When people hear of the persecution facing Christians around the world, it’s common for them to say something like, “I guess we should be more grateful for the privilege of living in a free country where we can worship in freedom.” Has it ever struck you as odd how we thank God for the privilege of not suffering for persecution when early Christians (and many still today) thanked God for the privilege to suffer for Christ’s sake? See Acts 5:41, for example.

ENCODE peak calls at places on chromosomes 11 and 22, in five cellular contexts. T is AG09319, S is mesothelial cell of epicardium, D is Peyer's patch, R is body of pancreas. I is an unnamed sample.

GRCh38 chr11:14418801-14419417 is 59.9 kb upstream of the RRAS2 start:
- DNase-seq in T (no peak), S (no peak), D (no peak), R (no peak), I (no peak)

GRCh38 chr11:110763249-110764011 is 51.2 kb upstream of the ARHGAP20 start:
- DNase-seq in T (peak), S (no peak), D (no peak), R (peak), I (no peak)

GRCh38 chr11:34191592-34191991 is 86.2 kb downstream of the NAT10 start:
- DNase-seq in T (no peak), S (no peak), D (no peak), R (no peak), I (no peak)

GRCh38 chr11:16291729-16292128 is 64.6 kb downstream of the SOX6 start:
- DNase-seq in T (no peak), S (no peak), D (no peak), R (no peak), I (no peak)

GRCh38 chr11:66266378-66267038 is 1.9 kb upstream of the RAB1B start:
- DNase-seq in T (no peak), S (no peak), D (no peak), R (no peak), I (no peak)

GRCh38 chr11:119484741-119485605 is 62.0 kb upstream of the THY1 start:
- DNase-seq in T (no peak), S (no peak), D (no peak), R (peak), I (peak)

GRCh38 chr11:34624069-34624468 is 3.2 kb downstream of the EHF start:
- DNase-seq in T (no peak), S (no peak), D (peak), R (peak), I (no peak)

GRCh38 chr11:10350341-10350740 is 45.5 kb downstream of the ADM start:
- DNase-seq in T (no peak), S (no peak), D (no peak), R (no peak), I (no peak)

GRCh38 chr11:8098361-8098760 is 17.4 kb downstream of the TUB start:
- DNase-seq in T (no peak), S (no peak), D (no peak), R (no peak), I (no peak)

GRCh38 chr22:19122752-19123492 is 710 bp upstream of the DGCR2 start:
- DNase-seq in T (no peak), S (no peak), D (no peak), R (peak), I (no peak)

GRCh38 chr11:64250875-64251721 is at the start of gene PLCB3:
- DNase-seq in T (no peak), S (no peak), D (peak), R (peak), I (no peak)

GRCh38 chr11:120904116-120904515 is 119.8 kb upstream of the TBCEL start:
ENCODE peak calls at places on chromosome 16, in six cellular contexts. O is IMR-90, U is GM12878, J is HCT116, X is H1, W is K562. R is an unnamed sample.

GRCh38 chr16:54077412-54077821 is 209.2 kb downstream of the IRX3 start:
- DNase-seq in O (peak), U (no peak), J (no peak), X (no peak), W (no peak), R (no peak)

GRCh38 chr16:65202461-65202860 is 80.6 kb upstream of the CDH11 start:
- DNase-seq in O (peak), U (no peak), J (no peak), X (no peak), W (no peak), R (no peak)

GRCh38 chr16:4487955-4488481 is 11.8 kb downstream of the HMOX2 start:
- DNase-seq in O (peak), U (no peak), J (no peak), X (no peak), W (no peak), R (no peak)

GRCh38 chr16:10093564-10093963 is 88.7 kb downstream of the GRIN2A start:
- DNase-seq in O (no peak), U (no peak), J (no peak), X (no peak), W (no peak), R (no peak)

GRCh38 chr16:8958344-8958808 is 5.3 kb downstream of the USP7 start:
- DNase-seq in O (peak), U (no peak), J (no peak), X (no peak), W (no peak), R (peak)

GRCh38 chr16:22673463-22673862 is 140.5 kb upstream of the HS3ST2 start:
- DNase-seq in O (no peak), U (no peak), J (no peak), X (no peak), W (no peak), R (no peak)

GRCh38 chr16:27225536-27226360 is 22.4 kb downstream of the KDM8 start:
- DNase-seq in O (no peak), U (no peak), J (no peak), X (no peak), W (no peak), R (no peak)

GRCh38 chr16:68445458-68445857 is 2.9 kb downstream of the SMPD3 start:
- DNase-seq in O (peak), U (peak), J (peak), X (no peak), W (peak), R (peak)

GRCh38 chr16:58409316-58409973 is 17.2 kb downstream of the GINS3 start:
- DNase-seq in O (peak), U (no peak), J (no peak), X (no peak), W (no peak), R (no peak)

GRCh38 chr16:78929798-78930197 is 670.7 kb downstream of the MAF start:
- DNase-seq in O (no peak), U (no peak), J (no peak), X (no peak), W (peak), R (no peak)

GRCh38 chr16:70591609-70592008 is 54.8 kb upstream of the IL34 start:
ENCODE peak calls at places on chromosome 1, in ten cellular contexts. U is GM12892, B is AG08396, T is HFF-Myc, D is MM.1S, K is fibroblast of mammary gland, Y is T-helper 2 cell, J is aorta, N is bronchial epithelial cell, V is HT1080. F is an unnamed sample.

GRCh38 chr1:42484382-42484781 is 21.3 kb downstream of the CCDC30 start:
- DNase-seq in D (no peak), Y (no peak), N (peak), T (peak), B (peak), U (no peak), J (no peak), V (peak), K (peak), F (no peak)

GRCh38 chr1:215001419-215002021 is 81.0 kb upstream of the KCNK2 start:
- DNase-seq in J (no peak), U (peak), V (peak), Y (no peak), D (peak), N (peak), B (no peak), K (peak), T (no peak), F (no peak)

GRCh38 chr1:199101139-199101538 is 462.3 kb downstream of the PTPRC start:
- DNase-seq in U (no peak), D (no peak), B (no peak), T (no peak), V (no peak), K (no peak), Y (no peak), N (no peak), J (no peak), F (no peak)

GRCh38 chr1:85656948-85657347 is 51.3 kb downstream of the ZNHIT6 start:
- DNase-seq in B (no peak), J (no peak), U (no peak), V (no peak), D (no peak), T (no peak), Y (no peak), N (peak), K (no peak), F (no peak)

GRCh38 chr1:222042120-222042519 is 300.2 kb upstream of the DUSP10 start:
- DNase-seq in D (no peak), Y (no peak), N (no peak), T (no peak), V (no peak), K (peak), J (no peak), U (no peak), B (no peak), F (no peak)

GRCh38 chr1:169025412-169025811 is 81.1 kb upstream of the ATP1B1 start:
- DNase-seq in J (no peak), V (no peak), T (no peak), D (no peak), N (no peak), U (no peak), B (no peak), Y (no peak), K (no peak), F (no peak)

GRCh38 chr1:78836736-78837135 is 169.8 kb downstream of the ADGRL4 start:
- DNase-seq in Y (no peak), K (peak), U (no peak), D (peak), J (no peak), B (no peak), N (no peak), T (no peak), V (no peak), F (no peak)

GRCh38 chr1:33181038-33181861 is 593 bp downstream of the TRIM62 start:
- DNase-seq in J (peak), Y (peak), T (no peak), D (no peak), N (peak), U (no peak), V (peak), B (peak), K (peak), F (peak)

When Babylas was the bishop of Antioch, he managed to offend a Roman governor for reasons that are not entirely clear to historians. Whatever the reason, when he refused to obey governor’s command to offer a sacrifice to the Roman gods as a means to gain the his forgiveness, Babylas was thrown into prison where he was chained, badly mistreated and eventually died in 251 A.D. Before his death, he asked to be buried in his chains and went to his death rejoicing that he was counted worthy to suffer for Christ. His last words were, “Return unto your rest, my soul, for the Lord has dealt bountifully with you.”